Egypt’s economy approached paralysis on Monday as foreign commerce, tourism and banking all but halted. In addition, international companies closed plants, sent workers home or out of the country, and food staples went undelivered to stores.
The protests’ crippling effects could give president Mubarak and his new cabinet perhaps only a few weeks to re-establish order before shortages, rising unemployment and a deep crisis set in, economists said.
Entrenched corruption, the depredations of police forces and demands for free elections have all helped drive the protest movement, but for many Egyptians, rising prices and unemployment were the strongest motivations to stand up to the government. Now even many of those with jobs are not being paid, adding an edge of desperation to the rage.
Shortages have led to rising prices. Poorer Egyptians told of cutting back to just two meals a day to cope.
“I’m going to try to eat the cheapest foods, ful and falafel,” said Azza Aladin, 47. Ful is a simple dish of beans. A single mother with six children, Ms. Aladin said she had been forced to cut out a meal a day.
Many Egyptians are paid on the last or the first day of the month, and their wages often come in cash-filled envelopes. With A.T.M.’s empty and banks closed, many bosses just cannot pay.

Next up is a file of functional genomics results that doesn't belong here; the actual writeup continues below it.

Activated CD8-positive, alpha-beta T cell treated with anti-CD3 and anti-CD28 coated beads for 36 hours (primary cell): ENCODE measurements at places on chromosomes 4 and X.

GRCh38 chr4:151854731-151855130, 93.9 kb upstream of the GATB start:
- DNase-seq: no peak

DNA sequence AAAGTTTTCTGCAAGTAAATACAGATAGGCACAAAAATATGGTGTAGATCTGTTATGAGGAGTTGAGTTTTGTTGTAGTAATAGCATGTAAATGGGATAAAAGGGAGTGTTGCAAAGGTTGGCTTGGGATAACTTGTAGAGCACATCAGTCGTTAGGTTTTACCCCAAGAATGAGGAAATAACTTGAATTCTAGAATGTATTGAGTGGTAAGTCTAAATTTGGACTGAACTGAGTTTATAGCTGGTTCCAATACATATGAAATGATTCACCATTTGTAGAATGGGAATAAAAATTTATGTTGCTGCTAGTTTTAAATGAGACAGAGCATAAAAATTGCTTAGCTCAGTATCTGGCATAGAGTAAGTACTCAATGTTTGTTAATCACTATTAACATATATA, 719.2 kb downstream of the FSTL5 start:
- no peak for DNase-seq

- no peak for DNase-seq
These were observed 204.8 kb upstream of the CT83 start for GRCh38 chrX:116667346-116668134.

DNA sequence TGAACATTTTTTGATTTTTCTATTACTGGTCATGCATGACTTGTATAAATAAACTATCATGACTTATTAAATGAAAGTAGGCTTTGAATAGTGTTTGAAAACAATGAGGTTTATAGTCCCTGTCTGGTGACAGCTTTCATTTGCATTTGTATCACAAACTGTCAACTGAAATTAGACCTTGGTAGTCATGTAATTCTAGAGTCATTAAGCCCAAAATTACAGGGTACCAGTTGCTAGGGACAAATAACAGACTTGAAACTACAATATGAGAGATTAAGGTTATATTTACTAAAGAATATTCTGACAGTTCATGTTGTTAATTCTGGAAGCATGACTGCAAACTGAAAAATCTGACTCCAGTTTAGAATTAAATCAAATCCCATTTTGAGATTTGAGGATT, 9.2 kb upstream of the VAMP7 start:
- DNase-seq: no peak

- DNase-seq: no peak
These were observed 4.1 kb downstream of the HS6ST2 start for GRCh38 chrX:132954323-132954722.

The American giants Coca-Cola and General Motors are pulling out, as are German companies like Volkswagen and the retailer Metro, as well as the Danish shipping and oil company A. P. Moller-Maersk.
The Suez Canal, a vital transit route for oil to Europe, remained open on Monday. And although international oil companies are closing local offices, evacuating nonessential workers and family dependents and telling their Egyptian employees to stay home, there has been little impact so far on exploration and production activities centered in the Gulf of Suez, the Western Desert and the Nile Delta. One exception is Statoil, a Norwegian company, which has halted offshore drilling in the El Dabaa area west of the Nile Delta.
Fuel deliveries were not arriving at many gas stations in Alexandria. Lines of cars at those that still had fuel, long on Sunday, were growing even longer on Monday.
Source: The New York Times